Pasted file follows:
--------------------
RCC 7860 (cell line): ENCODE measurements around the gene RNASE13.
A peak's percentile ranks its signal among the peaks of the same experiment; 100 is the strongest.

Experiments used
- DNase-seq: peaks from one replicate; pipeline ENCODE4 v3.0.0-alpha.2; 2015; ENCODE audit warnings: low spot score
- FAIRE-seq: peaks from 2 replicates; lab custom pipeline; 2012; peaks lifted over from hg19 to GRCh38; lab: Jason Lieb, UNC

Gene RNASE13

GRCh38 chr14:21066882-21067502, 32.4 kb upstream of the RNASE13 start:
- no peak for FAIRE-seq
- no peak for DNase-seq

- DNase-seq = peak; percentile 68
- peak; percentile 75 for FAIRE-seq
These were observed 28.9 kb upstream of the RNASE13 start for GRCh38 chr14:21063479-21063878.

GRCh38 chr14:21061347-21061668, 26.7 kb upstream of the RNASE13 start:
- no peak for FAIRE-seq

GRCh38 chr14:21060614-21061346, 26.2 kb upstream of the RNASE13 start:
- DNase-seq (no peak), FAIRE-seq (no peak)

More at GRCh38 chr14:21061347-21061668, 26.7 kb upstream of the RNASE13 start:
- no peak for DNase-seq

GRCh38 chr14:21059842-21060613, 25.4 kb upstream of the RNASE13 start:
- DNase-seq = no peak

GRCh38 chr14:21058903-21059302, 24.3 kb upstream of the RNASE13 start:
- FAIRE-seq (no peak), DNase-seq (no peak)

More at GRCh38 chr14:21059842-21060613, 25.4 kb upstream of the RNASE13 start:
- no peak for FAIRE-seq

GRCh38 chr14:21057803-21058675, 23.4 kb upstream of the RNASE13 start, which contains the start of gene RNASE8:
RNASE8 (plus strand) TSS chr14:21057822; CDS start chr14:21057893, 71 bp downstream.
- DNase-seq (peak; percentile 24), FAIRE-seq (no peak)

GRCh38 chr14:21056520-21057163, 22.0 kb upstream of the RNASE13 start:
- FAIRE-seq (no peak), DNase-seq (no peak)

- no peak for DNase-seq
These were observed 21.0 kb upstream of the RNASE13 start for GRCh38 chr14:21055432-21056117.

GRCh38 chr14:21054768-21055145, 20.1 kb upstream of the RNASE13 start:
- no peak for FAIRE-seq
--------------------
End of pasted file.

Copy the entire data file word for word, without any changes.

RCC 7860 (cell line): ENCODE measurements around the gene RNASE13.
A peak's percentile ranks its signal among the peaks of the same experiment; 100 is the strongest.

Experiments used
- DNase-seq: peaks from one replicate; pipeline ENCODE4 v3.0.0-alpha.2; 2015; ENCODE audit warnings: low spot score
- FAIRE-seq: peaks from 2 replicates; lab custom pipeline; 2012; peaks lifted over from hg19 to GRCh38; lab: Jason Lieb, UNC

Gene RNASE13

GRCh38 chr14:21066882-21067502, 32.4 kb upstream of the RNASE13 start:
- no peak for FAIRE-seq
- no peak for DNase-seq

- DNase-seq = peak; percentile 68
- peak; percentile 75 for FAIRE-seq
These were observed 28.9 kb upstream of the RNASE13 start for GRCh38 chr14:21063479-21063878.

GRCh38 chr14:21061347-21061668, 26.7 kb upstream of the RNASE13 start:
- no peak for FAIRE-seq

GRCh38 chr14:21060614-21061346, 26.2 kb upstream of the RNASE13 start:
- DNase-seq (no peak), FAIRE-seq (no peak)

More at GRCh38 chr14:21061347-21061668, 26.7 kb upstream of the RNASE13 start:
- no peak for DNase-seq

GRCh38 chr14:21059842-21060613, 25.4 kb upstream of the RNASE13 start:
- DNase-seq = no peak

GRCh38 chr14:21058903-21059302, 24.3 kb upstream of the RNASE13 start:
- FAIRE-seq (no peak), DNase-seq (no peak)

More at GRCh38 chr14:21059842-21060613, 25.4 kb upstream of the RNASE13 start:
- no peak for FAIRE-seq

GRCh38 chr14:21057803-21058675, 23.4 kb upstream of the RNASE13 start, which contains the start of gene RNASE8:
RNASE8 (plus strand) TSS chr14:21057822; CDS start chr14:21057893, 71 bp downstream.
- DNase-seq (peak; percentile 24), FAIRE-seq (no peak)

GRCh38 chr14:21056520-21057163, 22.0 kb upstream of the RNASE13 start:
- FAIRE-seq (no peak), DNase-seq (no peak)

- no peak for DNase-seq
These were observed 21.0 kb upstream of the RNASE13 start for GRCh38 chr14:21055432-21056117.

GRCh38 chr14:21054768-21055145, 20.1 kb upstream of the RNASE13 start:
- no peak for FAIRE-seq